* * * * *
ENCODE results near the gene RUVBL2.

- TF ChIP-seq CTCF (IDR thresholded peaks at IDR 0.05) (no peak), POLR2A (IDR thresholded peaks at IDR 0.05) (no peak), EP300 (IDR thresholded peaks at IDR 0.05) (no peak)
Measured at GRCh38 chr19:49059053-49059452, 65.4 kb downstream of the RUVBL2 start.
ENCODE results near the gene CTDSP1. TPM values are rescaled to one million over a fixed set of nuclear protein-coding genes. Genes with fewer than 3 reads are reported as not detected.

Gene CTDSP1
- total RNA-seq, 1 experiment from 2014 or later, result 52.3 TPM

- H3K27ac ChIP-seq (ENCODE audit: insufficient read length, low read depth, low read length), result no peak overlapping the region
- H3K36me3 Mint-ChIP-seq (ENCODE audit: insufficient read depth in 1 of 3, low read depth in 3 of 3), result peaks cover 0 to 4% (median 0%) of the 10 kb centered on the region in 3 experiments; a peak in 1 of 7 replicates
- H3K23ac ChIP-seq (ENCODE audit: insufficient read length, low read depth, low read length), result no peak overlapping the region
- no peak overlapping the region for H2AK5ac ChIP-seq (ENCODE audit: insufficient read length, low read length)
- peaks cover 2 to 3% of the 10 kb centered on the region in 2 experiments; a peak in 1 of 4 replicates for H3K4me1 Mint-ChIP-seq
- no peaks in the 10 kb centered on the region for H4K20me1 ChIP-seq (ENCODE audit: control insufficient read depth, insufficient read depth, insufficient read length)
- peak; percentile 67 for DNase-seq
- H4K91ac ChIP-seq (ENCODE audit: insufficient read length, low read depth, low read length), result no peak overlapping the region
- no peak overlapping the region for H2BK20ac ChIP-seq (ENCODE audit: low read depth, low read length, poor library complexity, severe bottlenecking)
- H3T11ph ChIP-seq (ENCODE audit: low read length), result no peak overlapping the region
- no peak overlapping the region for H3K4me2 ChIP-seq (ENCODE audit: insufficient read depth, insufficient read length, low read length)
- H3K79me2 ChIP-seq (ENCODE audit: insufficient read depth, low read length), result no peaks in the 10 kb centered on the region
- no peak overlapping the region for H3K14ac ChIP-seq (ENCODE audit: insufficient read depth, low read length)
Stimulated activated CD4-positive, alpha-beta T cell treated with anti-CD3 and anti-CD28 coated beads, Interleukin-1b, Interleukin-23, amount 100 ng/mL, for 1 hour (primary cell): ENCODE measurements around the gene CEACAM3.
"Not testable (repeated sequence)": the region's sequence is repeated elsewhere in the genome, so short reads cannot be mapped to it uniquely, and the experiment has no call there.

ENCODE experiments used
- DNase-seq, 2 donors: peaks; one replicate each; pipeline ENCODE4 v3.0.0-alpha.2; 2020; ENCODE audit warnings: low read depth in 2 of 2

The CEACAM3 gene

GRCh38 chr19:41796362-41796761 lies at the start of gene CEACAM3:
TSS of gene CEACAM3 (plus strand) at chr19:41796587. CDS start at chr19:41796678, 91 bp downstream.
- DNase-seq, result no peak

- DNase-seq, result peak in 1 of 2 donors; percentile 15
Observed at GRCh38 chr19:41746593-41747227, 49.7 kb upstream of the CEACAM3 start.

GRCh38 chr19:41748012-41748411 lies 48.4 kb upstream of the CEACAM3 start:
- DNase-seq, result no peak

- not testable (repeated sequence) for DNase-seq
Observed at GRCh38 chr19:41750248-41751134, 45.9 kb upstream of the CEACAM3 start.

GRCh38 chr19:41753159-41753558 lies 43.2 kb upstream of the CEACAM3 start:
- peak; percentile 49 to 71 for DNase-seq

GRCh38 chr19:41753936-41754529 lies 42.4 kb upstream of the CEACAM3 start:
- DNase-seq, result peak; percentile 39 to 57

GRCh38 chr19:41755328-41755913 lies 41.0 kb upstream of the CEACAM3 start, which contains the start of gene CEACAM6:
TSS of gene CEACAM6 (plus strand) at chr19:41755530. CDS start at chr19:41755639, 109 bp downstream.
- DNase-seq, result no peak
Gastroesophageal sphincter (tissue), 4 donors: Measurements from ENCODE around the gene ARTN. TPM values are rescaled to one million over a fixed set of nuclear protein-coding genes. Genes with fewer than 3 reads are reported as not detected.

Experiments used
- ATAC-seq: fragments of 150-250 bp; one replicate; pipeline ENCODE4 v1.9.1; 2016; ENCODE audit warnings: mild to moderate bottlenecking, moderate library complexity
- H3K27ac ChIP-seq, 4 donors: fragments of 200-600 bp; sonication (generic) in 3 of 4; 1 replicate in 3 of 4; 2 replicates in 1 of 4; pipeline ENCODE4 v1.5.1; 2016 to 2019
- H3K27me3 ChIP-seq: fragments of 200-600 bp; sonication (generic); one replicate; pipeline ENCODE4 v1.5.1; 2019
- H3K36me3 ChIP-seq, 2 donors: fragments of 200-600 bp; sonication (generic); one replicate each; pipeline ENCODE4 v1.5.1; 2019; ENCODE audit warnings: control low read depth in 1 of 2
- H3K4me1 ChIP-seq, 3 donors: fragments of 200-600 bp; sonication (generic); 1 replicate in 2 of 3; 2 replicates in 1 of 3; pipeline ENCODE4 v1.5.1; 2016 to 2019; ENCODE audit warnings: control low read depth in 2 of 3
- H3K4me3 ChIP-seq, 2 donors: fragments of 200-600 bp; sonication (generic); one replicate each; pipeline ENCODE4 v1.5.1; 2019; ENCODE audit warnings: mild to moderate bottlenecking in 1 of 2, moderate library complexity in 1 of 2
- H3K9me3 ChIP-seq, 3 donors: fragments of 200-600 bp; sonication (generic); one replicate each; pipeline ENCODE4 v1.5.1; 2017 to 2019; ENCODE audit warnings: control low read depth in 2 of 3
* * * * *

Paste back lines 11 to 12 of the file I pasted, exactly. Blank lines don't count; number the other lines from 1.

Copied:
- peaks cover 2 to 3% of the 10 kb centered on the region in 2 experiments; a peak in 1 of 4 replicates for H3K4me1 Mint-ChIP-seq
- no peaks in the 10 kb centered on the region for H4K20me1 ChIP-seq (ENCODE audit: control insufficient read depth, insufficient read depth, insufficient read length)